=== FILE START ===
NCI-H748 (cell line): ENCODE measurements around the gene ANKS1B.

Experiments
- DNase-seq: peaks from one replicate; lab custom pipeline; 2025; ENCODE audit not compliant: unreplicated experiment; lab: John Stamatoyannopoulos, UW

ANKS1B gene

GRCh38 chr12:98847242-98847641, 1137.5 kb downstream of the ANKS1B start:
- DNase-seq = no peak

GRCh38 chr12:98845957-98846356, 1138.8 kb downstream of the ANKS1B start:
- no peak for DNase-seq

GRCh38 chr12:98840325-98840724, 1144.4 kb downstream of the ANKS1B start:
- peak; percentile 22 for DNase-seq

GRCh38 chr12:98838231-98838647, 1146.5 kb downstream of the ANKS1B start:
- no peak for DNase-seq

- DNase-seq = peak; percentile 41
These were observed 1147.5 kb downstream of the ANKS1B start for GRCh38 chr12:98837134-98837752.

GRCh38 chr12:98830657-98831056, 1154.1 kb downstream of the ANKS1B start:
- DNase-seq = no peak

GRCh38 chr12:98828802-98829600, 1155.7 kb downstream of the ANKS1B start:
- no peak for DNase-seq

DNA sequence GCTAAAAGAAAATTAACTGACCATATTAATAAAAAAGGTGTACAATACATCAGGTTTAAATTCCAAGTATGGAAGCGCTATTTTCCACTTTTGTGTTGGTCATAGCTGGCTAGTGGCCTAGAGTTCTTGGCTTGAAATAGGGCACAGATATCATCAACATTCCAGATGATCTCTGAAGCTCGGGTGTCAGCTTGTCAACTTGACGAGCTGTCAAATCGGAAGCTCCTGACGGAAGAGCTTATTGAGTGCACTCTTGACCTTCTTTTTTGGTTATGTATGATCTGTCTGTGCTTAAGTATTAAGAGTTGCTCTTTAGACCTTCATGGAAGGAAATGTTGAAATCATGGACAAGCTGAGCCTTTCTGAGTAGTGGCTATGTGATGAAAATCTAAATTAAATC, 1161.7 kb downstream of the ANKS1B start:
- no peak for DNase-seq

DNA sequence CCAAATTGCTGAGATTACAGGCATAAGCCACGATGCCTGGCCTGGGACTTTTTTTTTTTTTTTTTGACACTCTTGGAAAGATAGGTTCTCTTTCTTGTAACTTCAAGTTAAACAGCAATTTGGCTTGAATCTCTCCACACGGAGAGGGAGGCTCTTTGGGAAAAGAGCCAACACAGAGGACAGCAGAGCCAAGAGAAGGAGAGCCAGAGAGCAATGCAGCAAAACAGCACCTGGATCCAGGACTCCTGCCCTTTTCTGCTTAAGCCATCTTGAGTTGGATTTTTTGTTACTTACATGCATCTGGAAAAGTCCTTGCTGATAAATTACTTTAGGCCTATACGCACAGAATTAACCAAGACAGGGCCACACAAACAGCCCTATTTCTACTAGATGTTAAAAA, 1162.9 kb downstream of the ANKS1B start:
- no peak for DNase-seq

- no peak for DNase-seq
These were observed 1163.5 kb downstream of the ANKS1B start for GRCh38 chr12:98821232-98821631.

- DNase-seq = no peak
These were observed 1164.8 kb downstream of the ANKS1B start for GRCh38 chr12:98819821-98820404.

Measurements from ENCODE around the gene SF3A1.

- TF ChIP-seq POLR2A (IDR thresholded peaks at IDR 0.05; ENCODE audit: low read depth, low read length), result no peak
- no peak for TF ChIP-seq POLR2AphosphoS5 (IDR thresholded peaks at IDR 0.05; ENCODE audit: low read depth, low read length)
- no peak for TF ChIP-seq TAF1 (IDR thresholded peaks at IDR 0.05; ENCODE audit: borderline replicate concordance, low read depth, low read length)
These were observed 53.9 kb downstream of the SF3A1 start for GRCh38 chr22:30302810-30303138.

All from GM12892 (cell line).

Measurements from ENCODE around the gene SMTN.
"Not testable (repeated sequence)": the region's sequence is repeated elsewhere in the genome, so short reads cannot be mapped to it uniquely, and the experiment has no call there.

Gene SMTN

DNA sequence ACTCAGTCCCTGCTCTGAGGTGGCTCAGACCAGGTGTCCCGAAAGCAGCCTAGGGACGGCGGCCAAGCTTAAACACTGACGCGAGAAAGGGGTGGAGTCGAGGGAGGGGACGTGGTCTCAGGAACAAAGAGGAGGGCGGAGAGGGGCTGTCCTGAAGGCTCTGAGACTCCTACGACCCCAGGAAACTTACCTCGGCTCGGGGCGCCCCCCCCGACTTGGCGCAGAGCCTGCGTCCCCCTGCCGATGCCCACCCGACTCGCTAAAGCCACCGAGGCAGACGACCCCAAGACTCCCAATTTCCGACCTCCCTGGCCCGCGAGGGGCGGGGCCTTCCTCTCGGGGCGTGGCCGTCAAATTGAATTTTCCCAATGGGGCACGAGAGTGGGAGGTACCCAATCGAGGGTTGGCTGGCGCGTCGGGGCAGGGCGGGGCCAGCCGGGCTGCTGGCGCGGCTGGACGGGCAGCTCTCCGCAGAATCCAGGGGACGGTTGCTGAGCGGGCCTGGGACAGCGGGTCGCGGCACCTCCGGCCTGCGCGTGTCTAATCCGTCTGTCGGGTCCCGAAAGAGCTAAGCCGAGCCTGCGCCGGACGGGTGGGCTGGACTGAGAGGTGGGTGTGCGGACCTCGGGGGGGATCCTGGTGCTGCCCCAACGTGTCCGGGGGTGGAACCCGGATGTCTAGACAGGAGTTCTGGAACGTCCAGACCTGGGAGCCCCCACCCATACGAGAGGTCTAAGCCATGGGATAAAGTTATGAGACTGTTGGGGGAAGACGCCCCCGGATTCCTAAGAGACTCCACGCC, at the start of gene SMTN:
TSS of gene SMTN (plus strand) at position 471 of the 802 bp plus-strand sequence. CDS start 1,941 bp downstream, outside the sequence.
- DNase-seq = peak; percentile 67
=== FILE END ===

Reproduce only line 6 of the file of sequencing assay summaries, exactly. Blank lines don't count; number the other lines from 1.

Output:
- DNase-seq = no peak